Compared to JPEG, RAW is far less popular. Many photographers still unwilling to shoot in RAW due many reasons. Well, may be not too many. The most common reason why photographers prefer to shoot in JPEG rather than RAW is because RAW requires more complex processes before the photos are ready to use. The different story goes to JPEG. When you shoot in JPEG, you can use the resulted photos immediately without having to convert them. Commonly, all you need to do is resizing the resolution, nothing more.
Before stepping further with our discussion, let’s start by a question. What is RAW actually mean?
RAW is basically nothing than an image file format. Just like other formats you have probably known like JPEG/JPG, PNG ot TIFF. But, there is a significant difference between RAW and other formats. When you are taking a picture using your camera, the sensor of your camera will record the data regarding each image. Unlike JPEG which compress the information of the image, RAW captures all image data and let them just the way they are. That is why a RAW file is naturally far larger than JPEG.
Since RAW records all image data, you can do more things with a RAW file without having to worry about the quality. There are many advantages you can get if you “brave” to shoot in RAW. Here are some of the examples.
1. Better image quality
Every photographer wants the best results of the photos they take. If your purpose of taking photos is to get the best quality then RAW could be an option. As I mentioned earlier, when you shoot in RAW, all image data are stored from sensor without neglecting any single data. This gives you a better quality of photo though as the consequence you will have a larger file size.
Basically, your camera still capture in RAW even if you have set it to shoot in JPEG. The difference is, it will perform its own converting process from RAW to JPEG. Unfortunately, your camera not as powerful as computer in doing that as well as your brain. When you shoot in RAW you can convert the image format by yourself to get the result you want. In other word, you have the full control over the image quality.
2. RAW records greater levels of brightness
Levels of brightness are one of many aspects that make your image looks good in the proper exposure. Levels of brightness are the number of steps from black to white in an image. JPEG records 256 levels of brightness while RAW, on the other hand, records between 4,096 to 16,384 levels. The levels of brightness itself is described as “bit”. JPEG captures in 8bit while RAW is either 12bit or 14bit.
Levels of brightness has a huge effect on your images. Having more levels of brightness allows you to make more adjustment over your photos from contrast, brightness, exposure and lots more. Most importantly, your adjustments won’t reduce the image quality since there is more levels to work with.
3. Corrects exposure without sacrificing the quality
You go somewhere to take some photographs. Sure, you want the best possible results. But, the result sometimes (or maybe often) goes another way. There is always a chance your photos will be either under exposure or over exposure. If you shoot in RAW, you can do more adjustment to correct the wrong exposure than JPEG. This is because you have additional information in the file. And again, correcting the wrong exposure won’t affect too much on your image quality if you shoot in RAW. You will still get a good quality.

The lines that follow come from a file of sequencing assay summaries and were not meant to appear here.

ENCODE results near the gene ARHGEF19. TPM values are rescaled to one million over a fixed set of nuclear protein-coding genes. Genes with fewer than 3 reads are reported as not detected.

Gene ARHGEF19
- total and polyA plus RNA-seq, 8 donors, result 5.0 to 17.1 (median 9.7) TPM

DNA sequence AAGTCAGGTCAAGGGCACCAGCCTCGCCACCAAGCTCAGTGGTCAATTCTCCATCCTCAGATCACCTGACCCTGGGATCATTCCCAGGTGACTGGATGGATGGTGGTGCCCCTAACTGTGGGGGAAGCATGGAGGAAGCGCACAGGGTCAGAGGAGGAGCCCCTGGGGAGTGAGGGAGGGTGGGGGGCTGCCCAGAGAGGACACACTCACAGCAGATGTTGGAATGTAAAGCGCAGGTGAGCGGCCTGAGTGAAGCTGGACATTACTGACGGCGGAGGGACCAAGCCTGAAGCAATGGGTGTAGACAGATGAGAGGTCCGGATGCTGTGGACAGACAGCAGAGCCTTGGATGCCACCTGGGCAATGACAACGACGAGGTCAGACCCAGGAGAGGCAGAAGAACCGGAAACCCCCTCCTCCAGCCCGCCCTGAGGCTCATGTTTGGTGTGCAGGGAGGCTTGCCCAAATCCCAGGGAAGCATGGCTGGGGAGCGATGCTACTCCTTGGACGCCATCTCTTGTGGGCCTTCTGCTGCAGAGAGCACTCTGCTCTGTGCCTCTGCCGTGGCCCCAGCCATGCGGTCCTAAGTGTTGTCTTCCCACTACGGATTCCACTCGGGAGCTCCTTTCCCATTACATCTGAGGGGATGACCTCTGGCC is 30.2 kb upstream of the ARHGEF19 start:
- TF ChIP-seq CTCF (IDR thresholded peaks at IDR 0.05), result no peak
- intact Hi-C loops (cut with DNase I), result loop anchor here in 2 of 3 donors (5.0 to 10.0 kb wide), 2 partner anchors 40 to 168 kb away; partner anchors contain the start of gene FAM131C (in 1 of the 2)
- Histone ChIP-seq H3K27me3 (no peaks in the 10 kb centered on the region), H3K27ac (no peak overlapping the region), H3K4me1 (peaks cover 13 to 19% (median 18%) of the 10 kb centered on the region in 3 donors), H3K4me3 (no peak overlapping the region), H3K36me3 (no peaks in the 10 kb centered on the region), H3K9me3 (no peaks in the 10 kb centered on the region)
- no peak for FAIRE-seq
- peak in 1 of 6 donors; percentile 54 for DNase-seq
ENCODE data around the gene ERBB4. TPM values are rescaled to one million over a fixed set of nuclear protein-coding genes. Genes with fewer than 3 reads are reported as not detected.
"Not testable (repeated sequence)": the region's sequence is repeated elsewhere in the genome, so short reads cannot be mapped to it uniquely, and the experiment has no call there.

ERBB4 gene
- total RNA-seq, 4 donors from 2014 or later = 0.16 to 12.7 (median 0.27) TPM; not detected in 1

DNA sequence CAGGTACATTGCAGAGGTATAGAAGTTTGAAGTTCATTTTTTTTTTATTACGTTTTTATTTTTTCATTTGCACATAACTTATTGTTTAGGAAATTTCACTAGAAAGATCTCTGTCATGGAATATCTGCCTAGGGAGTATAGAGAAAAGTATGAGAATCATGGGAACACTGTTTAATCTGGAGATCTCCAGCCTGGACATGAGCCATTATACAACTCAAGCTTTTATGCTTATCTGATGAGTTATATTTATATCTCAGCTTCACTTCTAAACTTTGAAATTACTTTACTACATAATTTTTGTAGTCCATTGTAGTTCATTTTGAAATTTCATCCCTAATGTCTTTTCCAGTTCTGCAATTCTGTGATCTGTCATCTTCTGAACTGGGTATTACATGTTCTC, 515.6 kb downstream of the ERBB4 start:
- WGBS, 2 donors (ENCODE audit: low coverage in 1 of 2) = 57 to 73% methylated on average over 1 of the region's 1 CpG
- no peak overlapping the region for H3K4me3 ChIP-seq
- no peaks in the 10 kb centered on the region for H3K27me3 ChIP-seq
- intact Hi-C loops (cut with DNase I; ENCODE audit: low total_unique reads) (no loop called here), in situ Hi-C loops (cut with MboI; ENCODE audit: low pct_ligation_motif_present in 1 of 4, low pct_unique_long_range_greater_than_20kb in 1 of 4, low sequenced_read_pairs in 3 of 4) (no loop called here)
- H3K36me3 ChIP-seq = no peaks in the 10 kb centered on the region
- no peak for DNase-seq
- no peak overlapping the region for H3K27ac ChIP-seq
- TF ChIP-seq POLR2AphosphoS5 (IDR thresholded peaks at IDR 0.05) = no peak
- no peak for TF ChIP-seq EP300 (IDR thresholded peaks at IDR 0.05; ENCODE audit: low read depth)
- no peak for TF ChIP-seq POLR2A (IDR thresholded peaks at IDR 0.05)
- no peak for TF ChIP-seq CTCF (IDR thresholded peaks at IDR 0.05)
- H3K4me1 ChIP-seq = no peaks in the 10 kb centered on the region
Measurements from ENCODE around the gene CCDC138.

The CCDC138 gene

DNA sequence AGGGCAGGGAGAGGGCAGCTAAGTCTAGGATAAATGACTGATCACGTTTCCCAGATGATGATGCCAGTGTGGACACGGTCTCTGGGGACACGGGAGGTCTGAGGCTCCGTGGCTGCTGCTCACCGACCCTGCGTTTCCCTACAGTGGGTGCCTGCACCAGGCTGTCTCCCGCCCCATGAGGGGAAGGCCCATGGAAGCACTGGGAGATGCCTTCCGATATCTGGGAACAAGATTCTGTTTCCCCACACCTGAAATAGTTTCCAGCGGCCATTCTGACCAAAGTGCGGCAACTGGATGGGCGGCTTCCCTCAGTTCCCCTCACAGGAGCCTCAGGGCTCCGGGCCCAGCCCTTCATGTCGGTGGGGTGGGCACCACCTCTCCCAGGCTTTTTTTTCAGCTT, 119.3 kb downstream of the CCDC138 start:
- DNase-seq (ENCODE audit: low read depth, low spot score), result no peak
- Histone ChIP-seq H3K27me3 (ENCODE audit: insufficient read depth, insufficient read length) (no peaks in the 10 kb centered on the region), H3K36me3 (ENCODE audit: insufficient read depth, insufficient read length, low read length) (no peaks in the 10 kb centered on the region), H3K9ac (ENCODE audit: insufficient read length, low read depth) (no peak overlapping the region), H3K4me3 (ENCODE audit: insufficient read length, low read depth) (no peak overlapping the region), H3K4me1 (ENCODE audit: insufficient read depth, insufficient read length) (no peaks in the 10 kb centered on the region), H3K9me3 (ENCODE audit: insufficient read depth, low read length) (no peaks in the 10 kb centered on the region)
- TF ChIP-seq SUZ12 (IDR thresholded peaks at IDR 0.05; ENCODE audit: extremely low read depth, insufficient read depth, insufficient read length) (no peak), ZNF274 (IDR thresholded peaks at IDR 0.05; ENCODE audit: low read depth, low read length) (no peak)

4. Easily adjust white balance
White balance is another aspect that affect your image quality. When you shoot in JPEG there is not much you can do if you get the unwanted white balance on your image. The different story goes to RAW.
Since you have more data, it’s easier to adjust the white balance in RAW. Again, you don’t have too much worry about the image quality
5. You will get a better detail
One of the huge advantages of shooting in RAW can be felt when you are processing the images. Shooting in RAW means that you will have the access to sharpening and noise algorithms in an image editing programs such as Lightroom that are more powerful than those found in your camera.
Just so you know, the sharpening and noise algorithms are always improving. Shooting in RAW enables you to revisit it. In the future you will be able to re-visit your RAW files and take advantage of these improvements.
6. More freely to make some editings
There is huge difference between JPEG and RAW in terms of editing. When you are editing a RAW file you are basically do nothing on your RAW file. The original data of the RAW file remains how the way it is. When you are editing a RAW file you are basically creating a set of instructions for how the JPEG should be saved.
Conversely, when you are editing a JPEG file, it will lose its quality every time you make some adjustments. You will never get the the original data back unless you make a backup of it. Editing your JPEG file over and over is not a good idea since you will lose its quality. This will not happen to RAW. To learn more this concept you can read some articles about Lossy compression as well ass Lossless compression.
7. Select color space on output
Color space is an abstract mathematical model which simply describes the range of colors as tuples of numbers, typically as 3 or 4 values or color components (e.g. RGB). The discussion about color space can be so long and complex but, but here’s a quick tip. When you shoot in RAW you have the possibility to choose from any color space when you are exporting it out. So, you can adjust the one which is best suited to your need.
8. Make you look like a pro
Last but not least. If you want to look like a professional photographer in front of your girlfriend, then you have to shoot in RAW. No matter if you are just a photography hobbyist who don’t want make money with your photos. Just shoot in RAW and your girlfriend will adore you as if you are Ansel Adams or one of Nat Geo photographers.